Positive Feedback

Some small fluctuation can only really take hold given positive feedback, positive feedback can take hold around some small event and by compounding on its presence with every iteration work to amplify it into a large systemic effect. One example of this would be the process whereby bees form swarm attacks against an enemy. When a potential enemy is identified the bee may attack but the bee also releases a pheromone communicating to others to do likewise, thus for every new bee that attacks we get a stronger accumulation of pheromones placing an even greater attraction on other bees to join. This is an example of a positive feedback process synchronizing the states of the bees as they come to form a swarm around the enemy. Similarly, positive feedback through pheromone excretion is present in the formation of patterns within ant colonies.
Another example would be any form of autocatalytic chemical process. A single chemical reaction is said to have undergone autocatalysis if one of the reaction products is also a reactant and therefore a catalyst in the same or a coupled reaction.8 In this way the more reactions we get the more catalysts we will have which then generate more reactions and so one. These are examples of runaway positive feedback that works to cascade through the system aligning all the elements into some coordinated regime.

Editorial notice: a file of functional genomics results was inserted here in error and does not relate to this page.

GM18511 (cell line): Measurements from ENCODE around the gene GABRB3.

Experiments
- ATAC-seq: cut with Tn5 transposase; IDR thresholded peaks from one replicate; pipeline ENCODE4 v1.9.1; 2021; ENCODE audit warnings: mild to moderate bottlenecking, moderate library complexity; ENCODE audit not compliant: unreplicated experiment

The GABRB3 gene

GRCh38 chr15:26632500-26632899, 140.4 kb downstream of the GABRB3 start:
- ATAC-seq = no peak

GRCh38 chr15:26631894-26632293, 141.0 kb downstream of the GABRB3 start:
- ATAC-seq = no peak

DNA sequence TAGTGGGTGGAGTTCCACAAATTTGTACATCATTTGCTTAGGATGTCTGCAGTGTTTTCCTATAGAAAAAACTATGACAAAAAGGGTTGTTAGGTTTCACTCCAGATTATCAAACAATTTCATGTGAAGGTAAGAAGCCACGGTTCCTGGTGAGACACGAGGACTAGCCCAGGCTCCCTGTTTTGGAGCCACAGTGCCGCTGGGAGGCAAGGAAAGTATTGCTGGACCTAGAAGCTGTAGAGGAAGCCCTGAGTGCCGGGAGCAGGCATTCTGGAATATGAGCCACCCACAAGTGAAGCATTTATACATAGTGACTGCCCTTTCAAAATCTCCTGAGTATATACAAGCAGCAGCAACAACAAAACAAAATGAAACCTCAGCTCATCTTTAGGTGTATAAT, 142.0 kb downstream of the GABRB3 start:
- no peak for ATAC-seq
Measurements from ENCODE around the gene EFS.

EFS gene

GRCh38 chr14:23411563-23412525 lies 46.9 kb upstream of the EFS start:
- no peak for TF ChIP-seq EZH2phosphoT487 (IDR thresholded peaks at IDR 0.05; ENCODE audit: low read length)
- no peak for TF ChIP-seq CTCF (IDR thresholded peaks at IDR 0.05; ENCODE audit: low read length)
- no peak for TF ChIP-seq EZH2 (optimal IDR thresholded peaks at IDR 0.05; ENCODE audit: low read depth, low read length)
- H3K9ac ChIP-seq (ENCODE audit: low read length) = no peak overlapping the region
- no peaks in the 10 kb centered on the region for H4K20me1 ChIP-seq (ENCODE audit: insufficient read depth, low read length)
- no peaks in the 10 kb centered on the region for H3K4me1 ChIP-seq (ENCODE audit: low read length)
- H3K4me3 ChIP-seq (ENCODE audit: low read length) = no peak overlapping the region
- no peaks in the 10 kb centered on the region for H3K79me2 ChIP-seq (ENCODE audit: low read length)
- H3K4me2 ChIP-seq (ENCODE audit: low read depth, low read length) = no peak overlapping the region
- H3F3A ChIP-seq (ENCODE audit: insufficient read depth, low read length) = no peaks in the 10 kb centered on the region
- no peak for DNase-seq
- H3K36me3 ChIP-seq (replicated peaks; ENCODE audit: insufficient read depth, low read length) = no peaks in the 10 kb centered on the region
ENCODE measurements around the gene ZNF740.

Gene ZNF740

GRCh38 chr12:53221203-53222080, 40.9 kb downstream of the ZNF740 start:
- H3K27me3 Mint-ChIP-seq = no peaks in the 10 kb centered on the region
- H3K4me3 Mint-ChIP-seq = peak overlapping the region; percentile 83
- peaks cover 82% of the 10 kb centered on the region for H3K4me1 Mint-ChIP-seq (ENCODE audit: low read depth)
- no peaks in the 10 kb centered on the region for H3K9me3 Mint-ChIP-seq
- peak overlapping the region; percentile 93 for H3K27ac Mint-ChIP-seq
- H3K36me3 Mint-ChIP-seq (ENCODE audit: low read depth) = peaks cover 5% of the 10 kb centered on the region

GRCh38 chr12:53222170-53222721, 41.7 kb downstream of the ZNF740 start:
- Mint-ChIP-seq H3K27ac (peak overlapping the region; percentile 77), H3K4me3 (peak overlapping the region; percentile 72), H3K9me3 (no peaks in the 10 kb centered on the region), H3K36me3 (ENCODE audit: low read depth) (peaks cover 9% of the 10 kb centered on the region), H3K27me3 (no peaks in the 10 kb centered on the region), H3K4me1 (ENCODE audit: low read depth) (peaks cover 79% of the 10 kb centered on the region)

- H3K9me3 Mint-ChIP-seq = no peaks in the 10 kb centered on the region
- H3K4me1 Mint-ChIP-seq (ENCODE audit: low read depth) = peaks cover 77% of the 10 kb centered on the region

Phase Transitions

As self-organization is an inherently nonlinear process, the transition to order as the distance from equilibrium increases is not usually continuous. The order typically appears abruptly. The threshold between the disorder of chemical equilibrium and order is known as a phase transition. The conditions for a phase transition can be determined with the mathematics of non-equilibrium thermodynamics.9


Iron filings held in a stable attractor by a magnetic field

Once the process of positive feedback has run its course and met some boundary or formed a number of different local attractors, then negative feedback starts to take hold once again creating a stable state. The British cybernetician W. Ross Ashby proposed what he called “the principle of self-organization” noting that a dynamical system, independently of its type or composition, always tends to evolve towards a state of equilibrium, or what would now be called an attractor. This reduces the uncertainty we have about the system’s state, and therefore the system’s statistical entropy. This is equivalent to self-organization. The resulting equilibrium can be interpreted as a state where the different parts of the system are mutually adapted and balanced as they form local attractors closing in on themselves, creating what we would call closure.


For the outside observer, closure determines a clear distinction between inside and outside, and therefore a boundary separating system from the environment. This boundary can encompass all components of the original system. If the system settles into a negative feedback regime, it will be relatively impervious to external disturbances. The system has now become responsible for its own maintenance and thus become largely independent from the environment. It is thus also “closed” against influences from the outside. Although in general there will still be an exchange of matter and energy between system and environment, the organization is determined largely by its internal dynamics. Thus one may say that the system is at this stage thermodynamically open but organizationally closed.10

Cite this article as: Complexity Labs, "Ecological Self-Organization," in Complexity Labs, January 9, 2016,